7 Tips for Minimizing Irreparable Damage Due to Sudden OS Crashes ...

OS crashes are a sort of a small personal tragedy each and every one of us has to go trough at some point. Sounds odd, doesn’t it - thinking of computer crashes in that manner. They are, though, because even when minor or completely reversible, operative system crashes can cause significant trouble. Losing precious data isn’t only uncomfortable - it can set us back significantly and even affect our work! Let’s make sure none of those computer-related tragedies ever happen to us again, shall we? Here’s are some neat tips to help you not lose precious data even when your OS crashes:

1. Store Your Data Properly

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Sudden OS crashes might mean permanent loss of data, especially in case you happen to be one of those folks who tend to keep their important files where they can see them. Yes, you can see where I’m going with this – desktop is not the best place to store your family albums and whatnot. Furthermore, the best way to ensure that not a single important document is missing is to organize them in a separate partition and therefore minimize the risk of corruption. This will help your data stay out of harm’s way even if you need to do something really radical, like start from scratch and get a whole system reinstalled.

2. Back Your Files up

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External hard drives are hardly a luxury these days and are a great choice for storing files you don’t use on daily basis but would like to keep for future reference. Old projects, years worth of family vacations caught on tape, all time favorite movies… Back them up periodically, store the hard drive away for future use and you’ll never run out of free disk space, nor have to sweat over the future of your carefully collected memories and accomplishments.

3. Disable Automatic Updates

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Automatic updates should make your system better not make it go haywire, right? Well, some users apparently have a pretty bad experience with some of the updates. Not to worry, changing your settings won’t make a huge difference because you’ll still want to give your permission for all updates to be installed. The only difference is that you’ll at least have a good head start and enough time to do a quick backup before you allow any potentially risky changes.

4. Create a Restore Point

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A restore point is a point in time you can go back to and expect your system to look exactly as it did on that particular date. How cool is that? If something gets messed up today, you can always access your System Tools menu, hit System Restore and choose some of the offered restore dates. But that’s not all! You can also create your own restore points to go back to should any of the software you’re planning to install prove a bad choice.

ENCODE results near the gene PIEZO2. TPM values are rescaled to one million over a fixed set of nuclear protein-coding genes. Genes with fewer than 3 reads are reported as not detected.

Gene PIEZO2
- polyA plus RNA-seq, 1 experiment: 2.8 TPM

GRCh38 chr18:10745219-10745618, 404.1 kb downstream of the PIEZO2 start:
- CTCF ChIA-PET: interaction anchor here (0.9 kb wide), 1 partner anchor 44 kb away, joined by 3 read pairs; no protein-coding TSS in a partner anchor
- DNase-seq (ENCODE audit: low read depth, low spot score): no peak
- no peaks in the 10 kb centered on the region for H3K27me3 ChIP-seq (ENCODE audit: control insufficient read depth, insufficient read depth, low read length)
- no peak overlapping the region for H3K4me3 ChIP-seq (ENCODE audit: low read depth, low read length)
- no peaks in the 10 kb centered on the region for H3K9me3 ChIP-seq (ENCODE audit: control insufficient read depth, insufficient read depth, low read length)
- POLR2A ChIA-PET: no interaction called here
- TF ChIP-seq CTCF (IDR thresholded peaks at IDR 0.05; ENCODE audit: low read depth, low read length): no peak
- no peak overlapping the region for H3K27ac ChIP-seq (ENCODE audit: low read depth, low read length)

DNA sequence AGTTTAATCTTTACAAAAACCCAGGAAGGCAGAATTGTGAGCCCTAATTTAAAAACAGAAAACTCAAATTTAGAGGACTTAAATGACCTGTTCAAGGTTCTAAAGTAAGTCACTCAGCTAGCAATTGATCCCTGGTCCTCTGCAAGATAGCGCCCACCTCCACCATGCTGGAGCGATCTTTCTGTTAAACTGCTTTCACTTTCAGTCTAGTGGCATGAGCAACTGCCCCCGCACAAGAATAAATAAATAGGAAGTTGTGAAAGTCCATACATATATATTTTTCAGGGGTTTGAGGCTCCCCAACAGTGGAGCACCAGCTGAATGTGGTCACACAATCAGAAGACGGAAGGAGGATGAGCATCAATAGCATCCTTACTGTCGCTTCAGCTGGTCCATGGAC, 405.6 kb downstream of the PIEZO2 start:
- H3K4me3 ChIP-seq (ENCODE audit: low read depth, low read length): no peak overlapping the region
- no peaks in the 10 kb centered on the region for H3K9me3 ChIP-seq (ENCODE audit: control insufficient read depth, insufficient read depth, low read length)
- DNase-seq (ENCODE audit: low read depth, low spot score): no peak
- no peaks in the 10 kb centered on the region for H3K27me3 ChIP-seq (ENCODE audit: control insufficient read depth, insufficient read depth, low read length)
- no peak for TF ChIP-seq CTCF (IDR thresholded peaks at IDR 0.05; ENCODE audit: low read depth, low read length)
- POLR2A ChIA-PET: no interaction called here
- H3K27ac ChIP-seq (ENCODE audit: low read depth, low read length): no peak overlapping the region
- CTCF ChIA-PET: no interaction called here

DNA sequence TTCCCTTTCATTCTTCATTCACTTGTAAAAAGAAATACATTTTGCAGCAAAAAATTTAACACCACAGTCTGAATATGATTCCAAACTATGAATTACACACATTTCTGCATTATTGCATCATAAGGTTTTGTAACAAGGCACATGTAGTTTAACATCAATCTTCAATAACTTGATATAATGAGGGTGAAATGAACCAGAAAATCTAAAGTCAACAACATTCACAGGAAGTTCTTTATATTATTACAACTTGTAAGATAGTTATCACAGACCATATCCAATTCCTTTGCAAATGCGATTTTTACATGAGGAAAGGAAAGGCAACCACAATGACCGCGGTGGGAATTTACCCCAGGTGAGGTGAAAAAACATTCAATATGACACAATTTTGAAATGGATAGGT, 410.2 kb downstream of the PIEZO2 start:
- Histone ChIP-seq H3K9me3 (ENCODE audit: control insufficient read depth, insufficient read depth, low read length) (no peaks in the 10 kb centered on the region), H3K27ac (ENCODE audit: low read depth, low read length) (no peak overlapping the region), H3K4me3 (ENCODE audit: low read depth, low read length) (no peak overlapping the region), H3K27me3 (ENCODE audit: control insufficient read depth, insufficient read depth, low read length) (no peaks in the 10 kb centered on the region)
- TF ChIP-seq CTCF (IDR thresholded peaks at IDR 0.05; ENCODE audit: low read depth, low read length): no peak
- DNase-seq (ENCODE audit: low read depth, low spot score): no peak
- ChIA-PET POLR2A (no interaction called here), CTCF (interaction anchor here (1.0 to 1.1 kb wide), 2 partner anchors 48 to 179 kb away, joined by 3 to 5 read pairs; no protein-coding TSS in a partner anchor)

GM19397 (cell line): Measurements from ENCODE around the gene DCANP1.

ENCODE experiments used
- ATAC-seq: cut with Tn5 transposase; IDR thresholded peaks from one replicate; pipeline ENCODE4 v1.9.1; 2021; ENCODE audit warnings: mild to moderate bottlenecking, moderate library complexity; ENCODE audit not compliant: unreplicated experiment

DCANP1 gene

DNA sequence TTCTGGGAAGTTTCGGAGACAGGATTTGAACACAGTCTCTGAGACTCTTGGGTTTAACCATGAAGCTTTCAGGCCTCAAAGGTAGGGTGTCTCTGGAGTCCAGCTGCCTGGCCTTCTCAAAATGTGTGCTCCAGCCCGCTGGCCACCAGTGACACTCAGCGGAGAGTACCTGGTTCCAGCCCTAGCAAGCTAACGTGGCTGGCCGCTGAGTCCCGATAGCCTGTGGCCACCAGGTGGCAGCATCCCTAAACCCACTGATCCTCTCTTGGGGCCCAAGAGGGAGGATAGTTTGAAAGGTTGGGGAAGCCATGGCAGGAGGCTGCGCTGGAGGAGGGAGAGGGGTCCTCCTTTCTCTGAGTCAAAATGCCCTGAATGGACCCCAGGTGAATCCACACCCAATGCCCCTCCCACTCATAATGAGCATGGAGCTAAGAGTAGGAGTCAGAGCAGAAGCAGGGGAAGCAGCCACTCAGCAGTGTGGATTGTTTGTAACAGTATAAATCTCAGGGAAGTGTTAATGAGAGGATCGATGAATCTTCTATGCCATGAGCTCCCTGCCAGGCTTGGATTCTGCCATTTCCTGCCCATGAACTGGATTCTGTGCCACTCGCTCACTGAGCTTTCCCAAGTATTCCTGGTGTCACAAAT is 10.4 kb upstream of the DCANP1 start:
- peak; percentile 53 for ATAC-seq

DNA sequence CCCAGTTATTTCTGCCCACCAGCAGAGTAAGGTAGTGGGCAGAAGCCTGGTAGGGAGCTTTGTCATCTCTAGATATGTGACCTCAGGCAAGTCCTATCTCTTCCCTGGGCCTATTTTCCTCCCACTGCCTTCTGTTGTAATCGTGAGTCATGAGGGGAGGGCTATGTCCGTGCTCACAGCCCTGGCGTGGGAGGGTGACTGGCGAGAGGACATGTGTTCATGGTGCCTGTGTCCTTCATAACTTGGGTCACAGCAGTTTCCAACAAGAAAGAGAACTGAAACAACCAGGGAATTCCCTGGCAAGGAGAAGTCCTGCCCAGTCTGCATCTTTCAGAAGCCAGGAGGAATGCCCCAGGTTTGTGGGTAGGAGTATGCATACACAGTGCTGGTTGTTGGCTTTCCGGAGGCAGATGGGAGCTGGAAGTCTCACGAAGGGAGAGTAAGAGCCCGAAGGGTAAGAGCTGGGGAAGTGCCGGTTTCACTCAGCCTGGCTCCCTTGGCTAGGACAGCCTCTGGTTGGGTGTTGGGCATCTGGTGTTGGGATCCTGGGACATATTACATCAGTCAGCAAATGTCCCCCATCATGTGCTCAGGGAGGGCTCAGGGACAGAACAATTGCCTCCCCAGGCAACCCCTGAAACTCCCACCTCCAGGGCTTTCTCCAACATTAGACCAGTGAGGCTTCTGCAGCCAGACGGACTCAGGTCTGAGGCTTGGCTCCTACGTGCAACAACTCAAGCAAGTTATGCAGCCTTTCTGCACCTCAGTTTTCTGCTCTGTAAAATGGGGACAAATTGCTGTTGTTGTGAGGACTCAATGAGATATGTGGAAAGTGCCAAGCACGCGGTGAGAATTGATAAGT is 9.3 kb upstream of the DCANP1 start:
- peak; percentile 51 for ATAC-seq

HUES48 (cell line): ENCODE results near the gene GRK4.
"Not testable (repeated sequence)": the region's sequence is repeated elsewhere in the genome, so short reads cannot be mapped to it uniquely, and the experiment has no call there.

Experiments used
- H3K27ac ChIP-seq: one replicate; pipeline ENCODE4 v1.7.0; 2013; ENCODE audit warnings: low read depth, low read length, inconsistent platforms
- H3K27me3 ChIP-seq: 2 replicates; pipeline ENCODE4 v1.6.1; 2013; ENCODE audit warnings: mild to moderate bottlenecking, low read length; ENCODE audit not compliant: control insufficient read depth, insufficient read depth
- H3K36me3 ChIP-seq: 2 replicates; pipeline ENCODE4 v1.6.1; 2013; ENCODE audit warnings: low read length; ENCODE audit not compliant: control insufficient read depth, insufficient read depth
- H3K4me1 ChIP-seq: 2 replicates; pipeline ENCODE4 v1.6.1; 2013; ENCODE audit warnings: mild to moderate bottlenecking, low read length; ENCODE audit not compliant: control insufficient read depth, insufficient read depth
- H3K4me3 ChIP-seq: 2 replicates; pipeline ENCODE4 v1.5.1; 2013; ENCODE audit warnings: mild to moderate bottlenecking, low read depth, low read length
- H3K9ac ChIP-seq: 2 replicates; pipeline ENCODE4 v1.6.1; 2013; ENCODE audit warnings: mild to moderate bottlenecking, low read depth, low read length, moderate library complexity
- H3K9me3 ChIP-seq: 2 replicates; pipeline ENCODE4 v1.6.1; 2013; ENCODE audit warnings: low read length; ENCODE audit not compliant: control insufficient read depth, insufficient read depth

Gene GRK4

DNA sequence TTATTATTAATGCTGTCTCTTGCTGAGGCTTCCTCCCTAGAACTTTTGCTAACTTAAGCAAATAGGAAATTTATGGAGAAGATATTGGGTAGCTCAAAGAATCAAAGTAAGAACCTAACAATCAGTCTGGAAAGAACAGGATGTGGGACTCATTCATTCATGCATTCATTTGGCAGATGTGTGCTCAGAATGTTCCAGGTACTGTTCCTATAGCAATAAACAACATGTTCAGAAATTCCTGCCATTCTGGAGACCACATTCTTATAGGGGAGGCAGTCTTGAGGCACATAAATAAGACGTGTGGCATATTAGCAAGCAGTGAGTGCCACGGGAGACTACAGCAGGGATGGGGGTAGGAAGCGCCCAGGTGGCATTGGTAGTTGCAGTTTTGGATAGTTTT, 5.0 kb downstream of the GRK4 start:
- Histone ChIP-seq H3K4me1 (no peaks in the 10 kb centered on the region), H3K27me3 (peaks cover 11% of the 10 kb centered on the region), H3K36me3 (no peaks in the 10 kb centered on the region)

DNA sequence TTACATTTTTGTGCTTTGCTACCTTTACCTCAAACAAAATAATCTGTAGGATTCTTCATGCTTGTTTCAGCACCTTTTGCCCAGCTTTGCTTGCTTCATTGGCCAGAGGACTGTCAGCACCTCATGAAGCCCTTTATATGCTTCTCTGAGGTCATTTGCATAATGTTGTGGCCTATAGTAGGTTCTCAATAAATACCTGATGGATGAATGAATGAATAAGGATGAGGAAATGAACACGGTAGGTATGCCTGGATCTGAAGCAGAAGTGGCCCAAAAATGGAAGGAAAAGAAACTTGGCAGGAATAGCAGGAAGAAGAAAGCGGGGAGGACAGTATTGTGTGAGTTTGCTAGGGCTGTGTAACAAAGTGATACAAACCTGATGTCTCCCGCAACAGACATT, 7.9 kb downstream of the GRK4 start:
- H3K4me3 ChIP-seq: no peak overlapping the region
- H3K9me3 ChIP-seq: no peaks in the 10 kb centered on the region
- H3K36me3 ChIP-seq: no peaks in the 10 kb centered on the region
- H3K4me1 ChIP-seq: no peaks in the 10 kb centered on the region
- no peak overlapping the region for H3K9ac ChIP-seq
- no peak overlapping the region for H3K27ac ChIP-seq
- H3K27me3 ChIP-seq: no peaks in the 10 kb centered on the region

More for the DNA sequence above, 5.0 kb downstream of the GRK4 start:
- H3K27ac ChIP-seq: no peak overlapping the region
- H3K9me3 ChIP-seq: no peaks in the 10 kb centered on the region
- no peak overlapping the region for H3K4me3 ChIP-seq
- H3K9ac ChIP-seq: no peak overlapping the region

5. Ghost Your Hard Drive

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Ghosting or cloning your hard drive is relatively easy and absolutely fantastic. You don’t have to bother with copy-pasting groups of files and folders – just purchase a program that will help you create a clone of your hard drive you’ll be able to store both internally and externally and call up whenever it is needed. Got to love technology, eh?

6. Update Your anti Virus Software

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Most of our tech-related drama is caused by malware and, really, you can never be too safe with these nasty critters lurking from every corner. Allow your antivirus software to update itself regularly and don’t forget to run some sort of a cleanup tool here and there. You won’t suffer data losses if you keep backups but we all know (or should know by now) that unprotected browsing can do more than corrupt your system files.

7. Keep AutoSave on

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Power surges, short circuits, auto restart, system glitches – there are tons of creative ways to lose work in progress and I’ve managed to take each and every one of them for a test drive! I’ve learned my lesson eventually, though, and would advise you not to wait until you get burned to start using AutoSave. Instruct your program to save your work every 5 to 10 minutes – it may slow your computer’s performance a bit but at least you won’t lose hours or even days of work.

What are you afraid of the most whenever your Windows crashes unexpectedly? Do you think about your unsaved work in progress, wonder whether you’ll be able to fix things yourself or pray that none of you hardware is malfunctioning?

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